What do we mean by this strategy?
Enter careers that enable you to build a package of generally valuable skills, connections and credentials – ‘career capital’.
What’s our evidence this strategy is promising?
At the start of their careers, most people can significantly boost their abilities to make a difference over the rest of their careers by first investing in themselves. We think this is common sense, but it has also been supported by our investigations into specific ways to build career capital. For instance, we’ve found many examples of people who have been able to boost their income 20-100% within six months by learning to program.
It’s important to focus on building career capital which will serve you well in many different scenarios, because it’s hard to predict where the best opportunities will be in the future. For instance, if you learn to program, then you’ll have decent employment prospects (including part-time and remote work), and you’ll also be in a better position to do research, entrepreneurship and contribute to non-profits.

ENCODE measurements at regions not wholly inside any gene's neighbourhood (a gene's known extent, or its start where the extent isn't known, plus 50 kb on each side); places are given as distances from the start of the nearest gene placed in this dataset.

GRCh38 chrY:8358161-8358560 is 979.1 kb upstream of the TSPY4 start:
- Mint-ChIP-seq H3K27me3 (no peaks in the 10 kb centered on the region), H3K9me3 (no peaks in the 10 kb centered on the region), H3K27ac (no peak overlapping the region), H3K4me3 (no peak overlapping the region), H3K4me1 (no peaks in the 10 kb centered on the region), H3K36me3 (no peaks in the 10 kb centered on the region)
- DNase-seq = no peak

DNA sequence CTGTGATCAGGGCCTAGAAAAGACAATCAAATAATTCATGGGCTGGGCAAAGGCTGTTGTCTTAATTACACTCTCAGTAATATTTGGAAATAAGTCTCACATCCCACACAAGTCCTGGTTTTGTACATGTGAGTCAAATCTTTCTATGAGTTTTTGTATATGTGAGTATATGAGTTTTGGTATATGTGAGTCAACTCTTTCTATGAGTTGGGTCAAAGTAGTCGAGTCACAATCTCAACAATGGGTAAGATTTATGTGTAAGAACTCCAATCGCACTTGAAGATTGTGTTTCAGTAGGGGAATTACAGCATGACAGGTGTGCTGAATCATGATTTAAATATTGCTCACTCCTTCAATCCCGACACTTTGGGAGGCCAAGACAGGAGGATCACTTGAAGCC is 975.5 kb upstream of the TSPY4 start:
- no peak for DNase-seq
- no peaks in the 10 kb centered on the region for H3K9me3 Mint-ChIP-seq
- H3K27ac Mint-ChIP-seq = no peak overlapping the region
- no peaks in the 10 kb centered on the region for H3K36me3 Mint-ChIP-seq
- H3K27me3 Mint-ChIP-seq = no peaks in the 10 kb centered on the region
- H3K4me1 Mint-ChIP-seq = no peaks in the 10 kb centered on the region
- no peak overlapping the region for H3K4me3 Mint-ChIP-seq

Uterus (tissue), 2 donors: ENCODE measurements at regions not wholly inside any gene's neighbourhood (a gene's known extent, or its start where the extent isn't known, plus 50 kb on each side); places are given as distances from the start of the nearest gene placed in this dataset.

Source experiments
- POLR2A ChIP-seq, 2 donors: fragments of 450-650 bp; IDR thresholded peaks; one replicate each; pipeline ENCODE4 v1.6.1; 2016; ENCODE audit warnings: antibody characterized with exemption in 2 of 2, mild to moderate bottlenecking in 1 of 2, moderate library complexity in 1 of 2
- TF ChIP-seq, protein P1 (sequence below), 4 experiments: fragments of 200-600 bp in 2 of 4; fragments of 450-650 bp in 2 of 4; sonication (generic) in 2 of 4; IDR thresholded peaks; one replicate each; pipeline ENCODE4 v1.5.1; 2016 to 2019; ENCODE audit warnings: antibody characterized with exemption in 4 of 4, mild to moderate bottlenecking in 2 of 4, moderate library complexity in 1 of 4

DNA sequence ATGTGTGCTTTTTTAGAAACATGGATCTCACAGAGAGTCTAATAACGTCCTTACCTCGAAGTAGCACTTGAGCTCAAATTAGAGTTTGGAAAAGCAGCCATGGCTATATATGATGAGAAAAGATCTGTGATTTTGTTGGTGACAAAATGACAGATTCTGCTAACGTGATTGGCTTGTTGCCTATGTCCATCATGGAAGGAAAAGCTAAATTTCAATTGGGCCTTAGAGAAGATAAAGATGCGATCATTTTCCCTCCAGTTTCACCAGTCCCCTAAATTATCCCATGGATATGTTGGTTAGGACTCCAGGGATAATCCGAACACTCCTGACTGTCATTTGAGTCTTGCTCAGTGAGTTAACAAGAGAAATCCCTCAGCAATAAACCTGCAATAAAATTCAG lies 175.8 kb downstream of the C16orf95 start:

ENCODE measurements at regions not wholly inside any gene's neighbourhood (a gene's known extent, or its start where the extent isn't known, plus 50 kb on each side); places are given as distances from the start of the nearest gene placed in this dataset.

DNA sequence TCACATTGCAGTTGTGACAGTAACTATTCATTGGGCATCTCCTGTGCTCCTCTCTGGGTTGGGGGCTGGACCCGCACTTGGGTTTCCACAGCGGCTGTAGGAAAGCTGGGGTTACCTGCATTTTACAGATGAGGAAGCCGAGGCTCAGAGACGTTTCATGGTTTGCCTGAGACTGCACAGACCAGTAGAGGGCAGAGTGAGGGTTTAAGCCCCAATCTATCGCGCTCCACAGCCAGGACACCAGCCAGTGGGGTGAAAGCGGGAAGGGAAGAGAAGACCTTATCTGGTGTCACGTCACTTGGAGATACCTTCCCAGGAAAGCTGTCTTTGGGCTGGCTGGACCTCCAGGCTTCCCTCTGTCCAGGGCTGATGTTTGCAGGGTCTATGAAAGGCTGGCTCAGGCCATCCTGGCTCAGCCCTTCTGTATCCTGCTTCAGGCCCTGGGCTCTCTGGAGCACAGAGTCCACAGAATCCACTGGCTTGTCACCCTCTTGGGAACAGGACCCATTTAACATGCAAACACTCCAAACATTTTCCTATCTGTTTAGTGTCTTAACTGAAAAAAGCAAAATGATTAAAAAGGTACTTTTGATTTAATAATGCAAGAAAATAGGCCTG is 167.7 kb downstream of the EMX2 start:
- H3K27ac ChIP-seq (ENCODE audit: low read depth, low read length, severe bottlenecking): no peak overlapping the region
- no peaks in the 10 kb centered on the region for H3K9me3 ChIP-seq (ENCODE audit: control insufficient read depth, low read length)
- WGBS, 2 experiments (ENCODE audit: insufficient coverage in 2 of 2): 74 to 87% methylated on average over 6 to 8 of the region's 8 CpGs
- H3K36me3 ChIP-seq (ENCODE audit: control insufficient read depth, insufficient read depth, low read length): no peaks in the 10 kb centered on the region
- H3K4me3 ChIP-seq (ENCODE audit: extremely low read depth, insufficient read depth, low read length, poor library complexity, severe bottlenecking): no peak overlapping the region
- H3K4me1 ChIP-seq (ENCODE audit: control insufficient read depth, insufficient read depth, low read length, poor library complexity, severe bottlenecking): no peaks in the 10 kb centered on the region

Which options are best within this strategy?
If you want to maximise your self-development, focus on options that give you good opportunities to build career capital and are a strong personal fit. If there’s an area you think you could excel within, consider doing that, even if it’s not obviously “high-impact”.
- See how to assess options in terms of career capital.
- See how to assess options in terms of personal fit.
Of the career paths we’ve investigated so far some that seem particularly good for building career capital include: